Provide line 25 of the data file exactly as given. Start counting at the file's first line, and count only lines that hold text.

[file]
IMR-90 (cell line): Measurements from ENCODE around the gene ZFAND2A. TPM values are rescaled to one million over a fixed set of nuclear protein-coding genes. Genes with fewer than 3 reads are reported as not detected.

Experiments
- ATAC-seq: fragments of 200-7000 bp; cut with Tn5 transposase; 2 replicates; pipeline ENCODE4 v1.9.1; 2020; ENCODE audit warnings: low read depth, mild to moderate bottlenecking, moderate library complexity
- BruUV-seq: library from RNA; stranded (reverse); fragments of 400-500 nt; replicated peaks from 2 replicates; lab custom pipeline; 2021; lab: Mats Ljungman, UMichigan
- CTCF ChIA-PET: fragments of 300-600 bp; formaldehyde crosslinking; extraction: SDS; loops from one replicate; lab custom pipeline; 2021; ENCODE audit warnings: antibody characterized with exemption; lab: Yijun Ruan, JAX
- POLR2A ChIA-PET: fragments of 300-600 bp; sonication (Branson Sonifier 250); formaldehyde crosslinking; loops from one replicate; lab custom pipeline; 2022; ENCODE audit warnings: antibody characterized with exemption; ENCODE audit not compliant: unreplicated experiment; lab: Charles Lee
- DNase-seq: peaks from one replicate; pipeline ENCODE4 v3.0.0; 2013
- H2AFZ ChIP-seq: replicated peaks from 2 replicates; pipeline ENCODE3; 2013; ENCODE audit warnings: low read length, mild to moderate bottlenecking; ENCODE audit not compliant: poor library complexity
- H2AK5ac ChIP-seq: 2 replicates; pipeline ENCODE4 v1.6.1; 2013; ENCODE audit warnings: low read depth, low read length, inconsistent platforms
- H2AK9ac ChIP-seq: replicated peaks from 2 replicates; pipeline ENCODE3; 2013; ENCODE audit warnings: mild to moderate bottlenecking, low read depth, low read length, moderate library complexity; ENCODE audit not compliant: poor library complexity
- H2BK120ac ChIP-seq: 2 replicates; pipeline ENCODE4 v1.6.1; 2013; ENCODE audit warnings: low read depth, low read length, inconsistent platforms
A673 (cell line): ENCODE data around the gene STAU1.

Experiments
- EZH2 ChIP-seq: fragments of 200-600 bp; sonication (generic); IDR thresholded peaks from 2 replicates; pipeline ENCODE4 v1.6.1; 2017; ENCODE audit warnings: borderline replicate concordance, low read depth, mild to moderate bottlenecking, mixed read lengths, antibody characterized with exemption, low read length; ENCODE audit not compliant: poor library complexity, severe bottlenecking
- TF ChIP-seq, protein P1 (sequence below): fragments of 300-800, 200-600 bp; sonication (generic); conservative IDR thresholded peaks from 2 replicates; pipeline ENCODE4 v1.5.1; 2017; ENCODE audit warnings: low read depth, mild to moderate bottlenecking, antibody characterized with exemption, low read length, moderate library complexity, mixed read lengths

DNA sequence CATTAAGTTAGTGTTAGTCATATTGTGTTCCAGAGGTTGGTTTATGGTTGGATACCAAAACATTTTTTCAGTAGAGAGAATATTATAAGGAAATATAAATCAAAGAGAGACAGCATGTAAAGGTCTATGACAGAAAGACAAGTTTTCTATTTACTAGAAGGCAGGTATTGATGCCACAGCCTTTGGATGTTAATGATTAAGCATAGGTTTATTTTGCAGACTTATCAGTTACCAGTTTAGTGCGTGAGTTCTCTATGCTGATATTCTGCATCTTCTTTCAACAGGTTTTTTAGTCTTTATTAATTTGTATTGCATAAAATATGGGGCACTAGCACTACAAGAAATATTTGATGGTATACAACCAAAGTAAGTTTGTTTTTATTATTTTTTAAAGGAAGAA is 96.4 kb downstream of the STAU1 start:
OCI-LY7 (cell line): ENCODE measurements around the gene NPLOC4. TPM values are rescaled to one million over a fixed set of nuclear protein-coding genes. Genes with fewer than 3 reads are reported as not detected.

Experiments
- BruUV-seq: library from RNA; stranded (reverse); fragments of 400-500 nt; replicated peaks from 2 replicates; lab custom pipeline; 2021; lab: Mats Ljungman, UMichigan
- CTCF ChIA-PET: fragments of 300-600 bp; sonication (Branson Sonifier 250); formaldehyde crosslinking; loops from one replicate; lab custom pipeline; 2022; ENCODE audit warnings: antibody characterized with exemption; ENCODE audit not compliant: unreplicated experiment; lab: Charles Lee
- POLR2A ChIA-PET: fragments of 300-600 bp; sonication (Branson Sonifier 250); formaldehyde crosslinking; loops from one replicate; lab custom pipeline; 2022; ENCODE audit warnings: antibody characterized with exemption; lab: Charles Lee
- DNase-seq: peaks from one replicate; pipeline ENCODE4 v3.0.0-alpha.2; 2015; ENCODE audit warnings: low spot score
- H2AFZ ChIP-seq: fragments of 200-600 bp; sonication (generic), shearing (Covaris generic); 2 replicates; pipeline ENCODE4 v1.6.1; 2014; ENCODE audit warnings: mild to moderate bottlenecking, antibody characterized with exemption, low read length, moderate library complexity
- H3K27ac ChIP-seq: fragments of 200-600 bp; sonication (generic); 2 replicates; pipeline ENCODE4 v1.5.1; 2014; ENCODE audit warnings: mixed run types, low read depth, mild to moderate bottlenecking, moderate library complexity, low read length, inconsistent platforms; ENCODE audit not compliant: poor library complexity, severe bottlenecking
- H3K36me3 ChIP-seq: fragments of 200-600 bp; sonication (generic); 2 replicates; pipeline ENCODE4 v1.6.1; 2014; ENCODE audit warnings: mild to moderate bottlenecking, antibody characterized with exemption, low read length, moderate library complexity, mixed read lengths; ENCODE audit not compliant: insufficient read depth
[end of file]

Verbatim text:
- H3K36me3 ChIP-seq: fragments of 200-600 bp; sonication (generic); 2 replicates; pipeline ENCODE4 v1.6.1; 2014; ENCODE audit warnings: mild to moderate bottlenecking, antibody characterized with exemption, low read length, moderate library complexity, mixed read lengths; ENCODE audit not compliant: insufficient read depth